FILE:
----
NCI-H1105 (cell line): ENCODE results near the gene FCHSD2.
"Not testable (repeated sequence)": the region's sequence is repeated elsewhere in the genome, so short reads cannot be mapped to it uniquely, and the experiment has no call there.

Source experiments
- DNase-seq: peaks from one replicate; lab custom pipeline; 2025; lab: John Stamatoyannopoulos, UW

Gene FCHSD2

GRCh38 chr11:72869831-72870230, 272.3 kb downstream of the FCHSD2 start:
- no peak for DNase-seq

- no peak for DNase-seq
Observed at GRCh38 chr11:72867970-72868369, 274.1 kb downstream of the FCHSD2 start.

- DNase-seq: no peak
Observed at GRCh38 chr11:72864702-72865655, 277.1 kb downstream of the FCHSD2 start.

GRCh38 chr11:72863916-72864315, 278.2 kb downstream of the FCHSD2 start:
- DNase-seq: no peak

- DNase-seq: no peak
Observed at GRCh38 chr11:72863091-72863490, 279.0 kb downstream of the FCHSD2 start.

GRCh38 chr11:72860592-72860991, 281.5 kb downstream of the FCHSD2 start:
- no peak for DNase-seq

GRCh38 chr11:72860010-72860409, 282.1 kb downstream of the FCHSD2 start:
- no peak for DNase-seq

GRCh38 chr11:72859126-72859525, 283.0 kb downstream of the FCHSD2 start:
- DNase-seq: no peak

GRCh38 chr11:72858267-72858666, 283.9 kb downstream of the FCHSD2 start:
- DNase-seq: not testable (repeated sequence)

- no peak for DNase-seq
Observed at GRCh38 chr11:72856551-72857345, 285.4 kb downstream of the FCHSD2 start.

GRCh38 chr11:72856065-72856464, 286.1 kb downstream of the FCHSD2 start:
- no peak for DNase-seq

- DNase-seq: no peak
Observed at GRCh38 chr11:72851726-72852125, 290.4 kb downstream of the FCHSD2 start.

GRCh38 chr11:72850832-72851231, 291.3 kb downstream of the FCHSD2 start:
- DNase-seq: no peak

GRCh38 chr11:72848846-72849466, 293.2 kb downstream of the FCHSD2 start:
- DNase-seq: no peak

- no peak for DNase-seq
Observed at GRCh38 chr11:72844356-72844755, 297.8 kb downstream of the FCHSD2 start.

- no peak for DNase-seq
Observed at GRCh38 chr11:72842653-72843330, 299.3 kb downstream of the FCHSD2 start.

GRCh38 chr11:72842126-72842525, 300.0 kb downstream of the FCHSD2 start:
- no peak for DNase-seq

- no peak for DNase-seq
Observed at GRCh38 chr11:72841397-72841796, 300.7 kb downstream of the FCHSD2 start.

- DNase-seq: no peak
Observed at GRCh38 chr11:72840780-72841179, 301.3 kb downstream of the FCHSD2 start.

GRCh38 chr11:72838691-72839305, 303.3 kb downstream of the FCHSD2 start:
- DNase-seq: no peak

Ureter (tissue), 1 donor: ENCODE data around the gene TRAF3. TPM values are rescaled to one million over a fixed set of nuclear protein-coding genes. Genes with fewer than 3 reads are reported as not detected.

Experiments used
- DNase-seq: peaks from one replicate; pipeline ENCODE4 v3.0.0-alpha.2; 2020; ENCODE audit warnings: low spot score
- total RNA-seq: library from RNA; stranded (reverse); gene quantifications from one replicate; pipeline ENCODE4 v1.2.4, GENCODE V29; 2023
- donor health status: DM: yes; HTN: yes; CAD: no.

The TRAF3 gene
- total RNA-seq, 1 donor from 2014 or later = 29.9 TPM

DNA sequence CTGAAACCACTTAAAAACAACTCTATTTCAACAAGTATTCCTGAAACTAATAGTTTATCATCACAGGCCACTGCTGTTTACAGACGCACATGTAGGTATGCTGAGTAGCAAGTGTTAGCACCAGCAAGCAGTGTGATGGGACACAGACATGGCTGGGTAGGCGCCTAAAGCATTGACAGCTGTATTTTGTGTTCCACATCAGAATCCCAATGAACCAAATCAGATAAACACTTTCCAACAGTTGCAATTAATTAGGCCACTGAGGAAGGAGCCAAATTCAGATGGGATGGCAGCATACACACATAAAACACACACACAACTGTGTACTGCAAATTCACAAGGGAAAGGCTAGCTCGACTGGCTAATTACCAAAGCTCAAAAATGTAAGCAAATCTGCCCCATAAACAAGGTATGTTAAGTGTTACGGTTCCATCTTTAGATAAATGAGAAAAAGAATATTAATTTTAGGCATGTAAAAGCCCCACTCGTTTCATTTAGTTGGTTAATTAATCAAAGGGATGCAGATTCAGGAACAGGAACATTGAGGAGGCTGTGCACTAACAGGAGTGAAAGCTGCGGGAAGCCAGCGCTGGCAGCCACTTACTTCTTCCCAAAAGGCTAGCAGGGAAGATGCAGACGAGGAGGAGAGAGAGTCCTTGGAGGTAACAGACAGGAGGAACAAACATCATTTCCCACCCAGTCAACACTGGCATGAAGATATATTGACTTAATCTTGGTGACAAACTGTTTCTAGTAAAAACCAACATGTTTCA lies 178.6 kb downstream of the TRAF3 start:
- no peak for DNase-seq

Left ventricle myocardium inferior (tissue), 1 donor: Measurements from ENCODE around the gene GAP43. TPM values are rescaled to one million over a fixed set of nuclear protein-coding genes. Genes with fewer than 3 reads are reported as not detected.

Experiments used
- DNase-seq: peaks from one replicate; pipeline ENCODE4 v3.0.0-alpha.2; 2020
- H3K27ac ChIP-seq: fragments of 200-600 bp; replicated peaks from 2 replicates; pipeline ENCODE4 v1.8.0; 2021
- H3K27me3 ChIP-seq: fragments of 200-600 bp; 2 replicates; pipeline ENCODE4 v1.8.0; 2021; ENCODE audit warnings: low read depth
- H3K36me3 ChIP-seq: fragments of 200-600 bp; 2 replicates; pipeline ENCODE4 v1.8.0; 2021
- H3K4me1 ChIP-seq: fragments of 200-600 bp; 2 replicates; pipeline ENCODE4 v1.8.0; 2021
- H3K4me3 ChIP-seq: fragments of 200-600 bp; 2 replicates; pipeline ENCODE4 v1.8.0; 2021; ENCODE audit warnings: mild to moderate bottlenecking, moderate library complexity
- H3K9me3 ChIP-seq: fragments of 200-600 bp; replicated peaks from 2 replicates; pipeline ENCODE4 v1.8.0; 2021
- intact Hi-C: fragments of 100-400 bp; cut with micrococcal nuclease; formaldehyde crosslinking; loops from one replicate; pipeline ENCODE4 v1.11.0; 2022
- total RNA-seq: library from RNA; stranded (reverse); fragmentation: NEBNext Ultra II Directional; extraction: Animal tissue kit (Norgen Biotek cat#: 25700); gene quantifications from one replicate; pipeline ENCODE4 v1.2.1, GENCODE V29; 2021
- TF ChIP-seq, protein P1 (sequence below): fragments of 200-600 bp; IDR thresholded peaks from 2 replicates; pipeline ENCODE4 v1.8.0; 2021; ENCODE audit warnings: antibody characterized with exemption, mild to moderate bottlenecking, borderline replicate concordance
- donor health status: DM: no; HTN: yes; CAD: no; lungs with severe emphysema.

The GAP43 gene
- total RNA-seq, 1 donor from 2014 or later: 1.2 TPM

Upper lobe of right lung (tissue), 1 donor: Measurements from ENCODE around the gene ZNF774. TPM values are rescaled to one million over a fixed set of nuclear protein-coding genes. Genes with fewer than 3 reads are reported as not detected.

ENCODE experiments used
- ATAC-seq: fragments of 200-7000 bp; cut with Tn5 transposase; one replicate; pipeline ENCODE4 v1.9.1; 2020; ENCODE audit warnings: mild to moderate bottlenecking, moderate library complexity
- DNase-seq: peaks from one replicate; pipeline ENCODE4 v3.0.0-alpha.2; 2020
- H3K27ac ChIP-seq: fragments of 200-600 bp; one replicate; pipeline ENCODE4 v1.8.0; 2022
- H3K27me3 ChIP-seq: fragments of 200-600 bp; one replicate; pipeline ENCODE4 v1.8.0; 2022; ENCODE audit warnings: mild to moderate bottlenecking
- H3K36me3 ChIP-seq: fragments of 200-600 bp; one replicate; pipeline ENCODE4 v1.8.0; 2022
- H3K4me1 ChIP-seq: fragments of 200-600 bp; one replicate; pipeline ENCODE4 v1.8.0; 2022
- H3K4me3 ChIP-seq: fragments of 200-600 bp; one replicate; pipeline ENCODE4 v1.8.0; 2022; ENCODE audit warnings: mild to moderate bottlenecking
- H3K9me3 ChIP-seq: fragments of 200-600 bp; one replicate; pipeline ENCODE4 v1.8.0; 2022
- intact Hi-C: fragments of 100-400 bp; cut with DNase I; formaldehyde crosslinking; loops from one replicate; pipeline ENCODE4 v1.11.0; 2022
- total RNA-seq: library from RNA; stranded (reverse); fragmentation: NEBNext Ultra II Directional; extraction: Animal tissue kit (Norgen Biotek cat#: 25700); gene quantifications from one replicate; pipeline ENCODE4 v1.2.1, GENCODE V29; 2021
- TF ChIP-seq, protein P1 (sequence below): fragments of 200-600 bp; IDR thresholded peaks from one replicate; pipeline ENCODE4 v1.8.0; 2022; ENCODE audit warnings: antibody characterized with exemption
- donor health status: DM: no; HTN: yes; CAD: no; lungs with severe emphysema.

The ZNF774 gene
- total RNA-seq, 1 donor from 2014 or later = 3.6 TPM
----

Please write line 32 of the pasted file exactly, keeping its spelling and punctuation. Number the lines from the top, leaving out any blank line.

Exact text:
GRCh38 chr11:72848846-72849466, 293.2 kb downstream of the FCHSD2 start: